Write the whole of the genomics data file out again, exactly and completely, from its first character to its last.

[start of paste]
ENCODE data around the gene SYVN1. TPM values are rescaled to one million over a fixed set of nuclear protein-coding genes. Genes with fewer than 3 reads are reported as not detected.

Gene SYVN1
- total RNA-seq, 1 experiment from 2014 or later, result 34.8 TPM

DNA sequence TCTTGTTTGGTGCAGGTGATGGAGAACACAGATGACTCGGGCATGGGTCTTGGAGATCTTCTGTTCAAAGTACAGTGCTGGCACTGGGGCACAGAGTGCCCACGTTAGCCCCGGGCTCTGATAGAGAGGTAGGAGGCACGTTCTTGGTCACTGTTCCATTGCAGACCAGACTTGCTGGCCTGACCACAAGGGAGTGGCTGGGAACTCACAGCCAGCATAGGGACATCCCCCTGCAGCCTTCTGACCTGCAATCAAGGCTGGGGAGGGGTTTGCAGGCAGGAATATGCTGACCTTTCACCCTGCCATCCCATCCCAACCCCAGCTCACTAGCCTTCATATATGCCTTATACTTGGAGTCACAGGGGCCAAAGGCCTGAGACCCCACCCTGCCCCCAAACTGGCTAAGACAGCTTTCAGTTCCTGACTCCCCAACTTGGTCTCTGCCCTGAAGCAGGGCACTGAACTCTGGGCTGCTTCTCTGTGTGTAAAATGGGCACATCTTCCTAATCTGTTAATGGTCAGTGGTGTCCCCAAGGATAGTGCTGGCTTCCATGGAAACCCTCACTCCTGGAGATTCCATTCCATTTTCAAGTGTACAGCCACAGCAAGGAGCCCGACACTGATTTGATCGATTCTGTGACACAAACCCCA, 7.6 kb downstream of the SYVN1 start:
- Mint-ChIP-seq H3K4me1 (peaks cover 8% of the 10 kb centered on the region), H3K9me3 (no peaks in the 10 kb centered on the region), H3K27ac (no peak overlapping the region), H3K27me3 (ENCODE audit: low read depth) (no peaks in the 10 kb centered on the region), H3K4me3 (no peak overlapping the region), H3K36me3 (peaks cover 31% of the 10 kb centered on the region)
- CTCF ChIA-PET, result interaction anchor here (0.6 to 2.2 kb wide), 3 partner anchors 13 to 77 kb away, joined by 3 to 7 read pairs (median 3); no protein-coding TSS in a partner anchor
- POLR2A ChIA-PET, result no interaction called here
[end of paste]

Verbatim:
ENCODE data around the gene SYVN1. TPM values are rescaled to one million over a fixed set of nuclear protein-coding genes. Genes with fewer than 3 reads are reported as not detected.

Gene SYVN1
- total RNA-seq, 1 experiment from 2014 or later, result 34.8 TPM

DNA sequence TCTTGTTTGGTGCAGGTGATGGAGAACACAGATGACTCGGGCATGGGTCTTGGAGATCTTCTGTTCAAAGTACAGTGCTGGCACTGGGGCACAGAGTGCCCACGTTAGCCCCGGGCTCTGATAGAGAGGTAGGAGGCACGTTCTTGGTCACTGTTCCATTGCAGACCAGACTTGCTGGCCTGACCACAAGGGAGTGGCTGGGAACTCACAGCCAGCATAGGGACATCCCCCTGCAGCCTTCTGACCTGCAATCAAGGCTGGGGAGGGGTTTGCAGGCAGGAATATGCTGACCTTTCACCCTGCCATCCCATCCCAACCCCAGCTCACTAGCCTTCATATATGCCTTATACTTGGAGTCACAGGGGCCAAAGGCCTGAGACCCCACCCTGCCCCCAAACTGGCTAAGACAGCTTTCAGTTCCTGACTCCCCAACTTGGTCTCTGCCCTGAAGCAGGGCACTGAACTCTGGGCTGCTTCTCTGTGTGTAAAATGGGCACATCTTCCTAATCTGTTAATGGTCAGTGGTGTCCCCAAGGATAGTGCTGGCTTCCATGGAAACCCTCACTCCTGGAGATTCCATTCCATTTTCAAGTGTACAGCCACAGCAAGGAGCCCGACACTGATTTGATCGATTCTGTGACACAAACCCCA, 7.6 kb downstream of the SYVN1 start:
- Mint-ChIP-seq H3K4me1 (peaks cover 8% of the 10 kb centered on the region), H3K9me3 (no peaks in the 10 kb centered on the region), H3K27ac (no peak overlapping the region), H3K27me3 (ENCODE audit: low read depth) (no peaks in the 10 kb centered on the region), H3K4me3 (no peak overlapping the region), H3K36me3 (peaks cover 31% of the 10 kb centered on the region)
- CTCF ChIA-PET, result interaction anchor here (0.6 to 2.2 kb wide), 3 partner anchors 13 to 77 kb away, joined by 3 to 7 read pairs (median 3); no protein-coding TSS in a partner anchor
- POLR2A ChIA-PET, result no interaction called here